Stress, an existential crisis and everything else you would have experienced doing the IB
But it made you the person you are today
Those two dreadful years of doing the International Baccalaureate can be difficult to talk about sometimes, but they made you the person that you are now.
It wasn’t an easy journey and there were a lot of obstacles in the way, you didn’t think the nightmare was ever going to be over, but somehow you’ve managed to bullshit your way out with a diploma.
Here is everything that would have happened to you during your IB years:
You hated anyone who tried comparing the IB to A-levels or any other qualification
Why would anyone even bother trying to compare two things that aren’t on the same level? The A-Level and its three measly subjects had nothing on the six impossible IB subjects, Theory of Knowledge, the Extended Essay and CAS. They don’t say 45 points in the IB is equivalent to five A* at A-Level for nothing.
You didn’t realise you signed up for two years of stress
The only reason you did the IB was either because you were at an international school or you were really indecisive. Picking your subjects was fun, you were told you were going to be “well rounded.” When it actually came to it, you realised every subject was difficult in its own way and there was no way in hell you were going to pass the mock exams.
Explaining the points system was another thing you didn’t have time for
You kept banging on about your 40 points, but you parents didn’t even understand what they meant. Six subjects, worth seven points each, plus three extra for Theory of Knowledge and the Extended Essay. Seven points were equivalent to an A*/A**, while the six was an A/A* and so on. You were so tired of explaining this, that you gave in to talking in terms of A-Level grades anyway.
You had an existential crisis during TOK
“When the only tool you have is a hammer, all problems begin to resemble nails”. How might this apply to ways of knowing, as tools, in the pursuit of knowledge?
What? You had to rub your eyes to read the question again. Reading this essay question either made you feel either like a genius or completely stupid, but there was no in between.
All the deadlines were at the same time, so you couldn’t balance anything
Who even thought this would be a good idea? Firstly, let’s not even talk about the fact we had to write a 2,000 word essay for Maths. Secondly, why were all essays for six subjects due in on the same day? Who in the IB world thought this would be a logical step? You had six teachers simultaneously asking you for your essay, when you hadn’t even picked a question yet.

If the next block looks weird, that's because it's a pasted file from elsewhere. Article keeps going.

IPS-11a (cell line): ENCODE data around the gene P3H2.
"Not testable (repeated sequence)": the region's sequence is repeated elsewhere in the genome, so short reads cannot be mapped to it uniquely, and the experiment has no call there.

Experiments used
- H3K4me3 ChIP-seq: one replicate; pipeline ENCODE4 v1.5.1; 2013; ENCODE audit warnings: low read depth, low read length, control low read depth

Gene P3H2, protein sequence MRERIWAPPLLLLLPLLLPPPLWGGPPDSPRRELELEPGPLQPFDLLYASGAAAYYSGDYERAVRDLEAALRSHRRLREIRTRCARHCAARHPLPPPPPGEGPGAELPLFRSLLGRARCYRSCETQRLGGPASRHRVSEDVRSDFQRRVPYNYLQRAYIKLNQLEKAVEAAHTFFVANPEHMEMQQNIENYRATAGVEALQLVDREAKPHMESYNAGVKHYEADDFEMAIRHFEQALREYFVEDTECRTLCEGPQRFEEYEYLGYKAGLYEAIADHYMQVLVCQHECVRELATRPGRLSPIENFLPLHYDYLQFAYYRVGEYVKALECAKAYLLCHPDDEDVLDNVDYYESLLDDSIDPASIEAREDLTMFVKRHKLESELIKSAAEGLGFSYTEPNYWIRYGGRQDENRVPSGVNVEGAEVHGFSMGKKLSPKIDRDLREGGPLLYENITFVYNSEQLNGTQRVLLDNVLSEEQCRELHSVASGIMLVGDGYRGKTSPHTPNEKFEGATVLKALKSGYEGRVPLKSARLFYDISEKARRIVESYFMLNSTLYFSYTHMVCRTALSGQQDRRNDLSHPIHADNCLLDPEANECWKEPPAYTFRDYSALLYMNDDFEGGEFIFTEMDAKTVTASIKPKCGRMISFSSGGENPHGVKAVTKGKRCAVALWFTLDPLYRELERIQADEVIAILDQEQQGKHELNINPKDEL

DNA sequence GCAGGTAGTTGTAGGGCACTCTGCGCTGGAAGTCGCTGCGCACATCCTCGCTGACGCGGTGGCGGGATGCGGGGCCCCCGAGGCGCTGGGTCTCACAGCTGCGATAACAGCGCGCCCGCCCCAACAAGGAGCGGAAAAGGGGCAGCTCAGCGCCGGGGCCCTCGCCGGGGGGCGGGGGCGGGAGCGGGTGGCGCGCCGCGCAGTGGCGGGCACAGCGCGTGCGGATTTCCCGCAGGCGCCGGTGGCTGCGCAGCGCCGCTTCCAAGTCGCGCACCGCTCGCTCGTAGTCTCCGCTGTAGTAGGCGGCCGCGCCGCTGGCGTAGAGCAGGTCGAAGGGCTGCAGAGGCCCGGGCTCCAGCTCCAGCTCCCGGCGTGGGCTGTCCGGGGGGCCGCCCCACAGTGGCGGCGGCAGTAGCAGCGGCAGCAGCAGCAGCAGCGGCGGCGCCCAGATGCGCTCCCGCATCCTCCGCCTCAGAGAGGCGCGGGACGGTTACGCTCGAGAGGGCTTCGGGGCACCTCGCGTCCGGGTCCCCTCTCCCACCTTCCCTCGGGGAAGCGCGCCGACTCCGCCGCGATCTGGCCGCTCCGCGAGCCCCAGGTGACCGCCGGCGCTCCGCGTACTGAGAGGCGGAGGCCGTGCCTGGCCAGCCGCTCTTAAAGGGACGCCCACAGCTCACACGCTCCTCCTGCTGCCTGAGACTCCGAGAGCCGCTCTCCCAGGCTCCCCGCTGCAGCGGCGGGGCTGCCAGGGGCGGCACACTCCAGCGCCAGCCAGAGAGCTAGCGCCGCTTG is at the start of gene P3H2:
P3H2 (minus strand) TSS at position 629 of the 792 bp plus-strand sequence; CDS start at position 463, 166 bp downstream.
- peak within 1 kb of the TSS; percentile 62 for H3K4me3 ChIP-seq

You became a master bullshitter
You didn’t know whether it was because you were so stressed you became delusional, or whether the IB actually started making sense, but somehow you became really good at making stuff up. The more abstract your points were in your essays, the better you seemed to do.
The Extended Essay was a guessing game
They told you it was going to prepare you for uni, but you probably picked your Extended Essay subject based on your favourite teacher and the rest was a blur. Let’s be honest, you hoped they were going to write the whole thing for you.
You spent your life’s worth of pocket money on the GDC
What was the point of doing maths when you had a calculator that did it all for you? Why was the GDC so expensive? Why was Maths Studies so easy?
You probably lied for your CAS hours
Creative, Action and Service. Three words that you never want to see in the same sentence again. Who actually completed the whole 150 hours combined? Somehow those five hours volunteered at a school play turned into 50 and you were praying that no one was going to check your CAS log. You knew you were screwed when you tried making simple activities such as walking to school and thinking at the same time pass off as both Creative and Action.
None of your folders fit in your lockers anymore because you had nine massive lever arch files, one for each standard subject and two for highers. When it came to revision, you couldn’t even get through all your notes without condensing them into smaller notes, but then you ended up with more.
You didn’t know what to do with yourself after finishing the IB
When you finished your diploma, you couldn’t believe that you were able to produce so much work and fit all of the information in your head. You grew so attached to your notes, you couldn’t imagine parting with it when leaving for uni.
First year of uni was an absolute breeze
When you saw all those that didn’t do the IB, struggling with essays and not being able to juggle loads of work at the same time, you knew that the IB prepared you for life, even if it aged you by 10 years when you were actually doing it.